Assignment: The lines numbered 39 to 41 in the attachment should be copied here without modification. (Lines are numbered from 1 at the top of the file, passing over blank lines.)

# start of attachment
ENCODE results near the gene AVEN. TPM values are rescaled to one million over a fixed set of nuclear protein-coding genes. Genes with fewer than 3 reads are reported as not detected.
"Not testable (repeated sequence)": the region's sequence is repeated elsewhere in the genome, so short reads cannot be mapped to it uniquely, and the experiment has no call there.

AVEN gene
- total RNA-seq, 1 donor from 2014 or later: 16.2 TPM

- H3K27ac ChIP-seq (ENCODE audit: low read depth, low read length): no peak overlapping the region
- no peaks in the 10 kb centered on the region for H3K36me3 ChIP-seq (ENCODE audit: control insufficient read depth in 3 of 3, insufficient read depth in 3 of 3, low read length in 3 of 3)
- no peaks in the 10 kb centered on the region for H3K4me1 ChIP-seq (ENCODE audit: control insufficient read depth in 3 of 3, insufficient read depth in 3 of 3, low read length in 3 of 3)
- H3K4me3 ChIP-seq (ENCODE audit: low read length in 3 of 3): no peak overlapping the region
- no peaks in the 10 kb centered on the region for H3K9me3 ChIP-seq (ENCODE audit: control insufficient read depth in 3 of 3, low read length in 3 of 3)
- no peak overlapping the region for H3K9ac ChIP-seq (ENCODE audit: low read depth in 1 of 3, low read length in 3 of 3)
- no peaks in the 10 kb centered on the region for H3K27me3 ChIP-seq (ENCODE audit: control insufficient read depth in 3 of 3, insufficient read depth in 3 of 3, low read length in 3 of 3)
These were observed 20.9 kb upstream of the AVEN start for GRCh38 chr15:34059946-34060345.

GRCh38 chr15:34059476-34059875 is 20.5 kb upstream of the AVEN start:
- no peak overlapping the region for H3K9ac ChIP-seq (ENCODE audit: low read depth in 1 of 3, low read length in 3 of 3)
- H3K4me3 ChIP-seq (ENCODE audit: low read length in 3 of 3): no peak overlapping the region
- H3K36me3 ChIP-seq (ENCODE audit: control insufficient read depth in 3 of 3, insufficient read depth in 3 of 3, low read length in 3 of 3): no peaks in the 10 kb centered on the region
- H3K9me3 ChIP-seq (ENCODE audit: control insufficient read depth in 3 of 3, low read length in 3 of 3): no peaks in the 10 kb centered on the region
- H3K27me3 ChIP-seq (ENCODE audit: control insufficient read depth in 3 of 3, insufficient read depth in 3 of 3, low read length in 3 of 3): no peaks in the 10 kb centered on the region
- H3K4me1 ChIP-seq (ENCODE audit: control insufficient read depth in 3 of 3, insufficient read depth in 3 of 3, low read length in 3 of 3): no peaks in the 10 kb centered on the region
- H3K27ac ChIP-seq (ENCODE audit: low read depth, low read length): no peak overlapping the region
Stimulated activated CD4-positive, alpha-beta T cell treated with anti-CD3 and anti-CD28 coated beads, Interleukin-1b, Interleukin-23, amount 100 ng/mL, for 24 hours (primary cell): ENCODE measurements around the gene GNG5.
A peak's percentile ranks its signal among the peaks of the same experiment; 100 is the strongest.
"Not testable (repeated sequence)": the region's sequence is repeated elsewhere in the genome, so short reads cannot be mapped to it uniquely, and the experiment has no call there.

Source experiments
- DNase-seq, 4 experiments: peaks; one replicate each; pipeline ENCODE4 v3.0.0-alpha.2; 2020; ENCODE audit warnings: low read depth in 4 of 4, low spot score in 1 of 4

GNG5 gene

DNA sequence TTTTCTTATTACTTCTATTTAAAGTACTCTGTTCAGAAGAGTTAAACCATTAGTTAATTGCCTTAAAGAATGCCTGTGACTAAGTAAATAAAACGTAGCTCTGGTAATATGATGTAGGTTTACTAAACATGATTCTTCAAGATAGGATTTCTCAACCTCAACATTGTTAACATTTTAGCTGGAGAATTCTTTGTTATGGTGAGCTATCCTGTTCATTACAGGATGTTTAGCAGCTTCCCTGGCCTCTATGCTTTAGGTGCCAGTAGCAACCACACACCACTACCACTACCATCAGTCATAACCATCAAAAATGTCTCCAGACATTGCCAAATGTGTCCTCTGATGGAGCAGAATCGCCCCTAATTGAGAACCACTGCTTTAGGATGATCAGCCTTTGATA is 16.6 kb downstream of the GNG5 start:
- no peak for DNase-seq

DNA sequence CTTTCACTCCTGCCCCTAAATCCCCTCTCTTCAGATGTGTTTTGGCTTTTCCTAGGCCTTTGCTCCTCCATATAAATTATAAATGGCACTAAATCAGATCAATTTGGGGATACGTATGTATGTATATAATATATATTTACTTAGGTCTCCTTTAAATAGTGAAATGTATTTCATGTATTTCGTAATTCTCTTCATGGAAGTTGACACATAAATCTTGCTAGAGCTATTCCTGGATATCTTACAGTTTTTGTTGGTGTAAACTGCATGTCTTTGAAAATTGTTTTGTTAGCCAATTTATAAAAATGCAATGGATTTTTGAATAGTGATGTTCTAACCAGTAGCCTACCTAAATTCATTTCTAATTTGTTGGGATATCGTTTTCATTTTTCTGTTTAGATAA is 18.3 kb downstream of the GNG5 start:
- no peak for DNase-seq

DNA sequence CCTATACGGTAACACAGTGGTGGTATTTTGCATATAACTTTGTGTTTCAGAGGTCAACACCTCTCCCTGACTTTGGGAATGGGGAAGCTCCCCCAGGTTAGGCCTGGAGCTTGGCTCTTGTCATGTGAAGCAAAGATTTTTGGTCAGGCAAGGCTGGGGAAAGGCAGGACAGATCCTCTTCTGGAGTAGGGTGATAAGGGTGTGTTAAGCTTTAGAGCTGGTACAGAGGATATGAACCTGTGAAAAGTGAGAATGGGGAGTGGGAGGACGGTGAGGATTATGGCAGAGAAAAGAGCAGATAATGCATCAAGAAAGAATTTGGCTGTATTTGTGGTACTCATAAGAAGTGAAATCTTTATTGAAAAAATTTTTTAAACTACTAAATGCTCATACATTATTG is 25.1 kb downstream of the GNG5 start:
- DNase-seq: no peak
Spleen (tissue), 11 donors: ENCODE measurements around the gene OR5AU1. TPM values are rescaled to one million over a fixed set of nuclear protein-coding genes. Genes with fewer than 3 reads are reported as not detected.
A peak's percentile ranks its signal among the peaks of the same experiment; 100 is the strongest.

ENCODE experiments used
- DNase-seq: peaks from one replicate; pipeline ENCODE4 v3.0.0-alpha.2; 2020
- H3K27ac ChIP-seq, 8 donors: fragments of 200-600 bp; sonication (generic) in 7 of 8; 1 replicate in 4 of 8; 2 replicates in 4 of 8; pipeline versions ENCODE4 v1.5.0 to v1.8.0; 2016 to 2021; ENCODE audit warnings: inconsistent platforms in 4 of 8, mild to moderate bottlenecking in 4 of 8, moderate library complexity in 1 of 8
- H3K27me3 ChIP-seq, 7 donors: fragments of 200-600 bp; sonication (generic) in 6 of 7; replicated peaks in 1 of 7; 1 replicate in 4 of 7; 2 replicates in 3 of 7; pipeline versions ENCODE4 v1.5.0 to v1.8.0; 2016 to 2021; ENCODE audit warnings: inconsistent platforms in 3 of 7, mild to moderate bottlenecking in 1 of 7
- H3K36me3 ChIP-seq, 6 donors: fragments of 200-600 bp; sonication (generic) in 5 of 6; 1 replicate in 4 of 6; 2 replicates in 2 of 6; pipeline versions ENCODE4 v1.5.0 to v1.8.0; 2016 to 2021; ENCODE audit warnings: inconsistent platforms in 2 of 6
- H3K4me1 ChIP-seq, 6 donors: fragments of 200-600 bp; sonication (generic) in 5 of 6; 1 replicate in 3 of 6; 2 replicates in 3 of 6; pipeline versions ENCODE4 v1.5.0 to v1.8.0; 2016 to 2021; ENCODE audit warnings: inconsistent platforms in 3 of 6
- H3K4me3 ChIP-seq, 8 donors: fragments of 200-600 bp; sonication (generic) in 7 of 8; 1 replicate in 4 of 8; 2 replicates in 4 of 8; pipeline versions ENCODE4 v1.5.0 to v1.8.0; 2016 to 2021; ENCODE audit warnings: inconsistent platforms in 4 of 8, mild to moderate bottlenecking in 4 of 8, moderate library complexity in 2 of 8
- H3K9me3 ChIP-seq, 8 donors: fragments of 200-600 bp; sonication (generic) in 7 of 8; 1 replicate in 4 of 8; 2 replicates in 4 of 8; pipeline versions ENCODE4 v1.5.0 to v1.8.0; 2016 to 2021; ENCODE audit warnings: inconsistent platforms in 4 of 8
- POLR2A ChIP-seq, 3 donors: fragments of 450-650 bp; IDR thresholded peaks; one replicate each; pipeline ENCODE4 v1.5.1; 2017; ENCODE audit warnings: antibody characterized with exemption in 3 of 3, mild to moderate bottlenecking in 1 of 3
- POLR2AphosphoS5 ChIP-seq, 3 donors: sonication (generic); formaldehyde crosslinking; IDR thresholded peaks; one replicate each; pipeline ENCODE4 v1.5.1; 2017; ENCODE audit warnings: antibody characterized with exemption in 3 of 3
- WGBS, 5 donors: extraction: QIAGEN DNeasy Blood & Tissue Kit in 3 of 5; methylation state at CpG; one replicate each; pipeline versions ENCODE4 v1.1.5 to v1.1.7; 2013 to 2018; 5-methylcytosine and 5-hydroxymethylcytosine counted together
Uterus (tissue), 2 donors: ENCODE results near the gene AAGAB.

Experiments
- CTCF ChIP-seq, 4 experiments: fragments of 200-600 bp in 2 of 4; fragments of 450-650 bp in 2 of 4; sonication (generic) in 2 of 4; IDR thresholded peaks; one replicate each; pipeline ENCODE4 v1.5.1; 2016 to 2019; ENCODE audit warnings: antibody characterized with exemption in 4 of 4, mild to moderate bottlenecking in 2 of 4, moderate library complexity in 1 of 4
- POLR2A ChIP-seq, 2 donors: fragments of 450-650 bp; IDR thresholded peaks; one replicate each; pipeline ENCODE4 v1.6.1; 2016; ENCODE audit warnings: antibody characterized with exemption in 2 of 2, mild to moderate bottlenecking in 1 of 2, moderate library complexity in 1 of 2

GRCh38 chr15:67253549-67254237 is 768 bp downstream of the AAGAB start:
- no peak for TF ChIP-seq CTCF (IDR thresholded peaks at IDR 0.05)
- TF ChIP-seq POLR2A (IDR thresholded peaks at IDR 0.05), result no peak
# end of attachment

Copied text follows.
- H3K36me3 ChIP-seq, 6 donors: fragments of 200-600 bp; sonication (generic) in 5 of 6; 1 replicate in 4 of 6; 2 replicates in 2 of 6; pipeline versions ENCODE4 v1.5.0 to v1.8.0; 2016 to 2021; ENCODE audit warnings: inconsistent platforms in 2 of 6
- H3K4me1 ChIP-seq, 6 donors: fragments of 200-600 bp; sonication (generic) in 5 of 6; 1 replicate in 3 of 6; 2 replicates in 3 of 6; pipeline versions ENCODE4 v1.5.0 to v1.8.0; 2016 to 2021; ENCODE audit warnings: inconsistent platforms in 3 of 6
- H3K4me3 ChIP-seq, 8 donors: fragments of 200-600 bp; sonication (generic) in 7 of 8; 1 replicate in 4 of 8; 2 replicates in 4 of 8; pipeline versions ENCODE4 v1.5.0 to v1.8.0; 2016 to 2021; ENCODE audit warnings: inconsistent platforms in 4 of 8, mild to moderate bottlenecking in 4 of 8, moderate library complexity in 2 of 8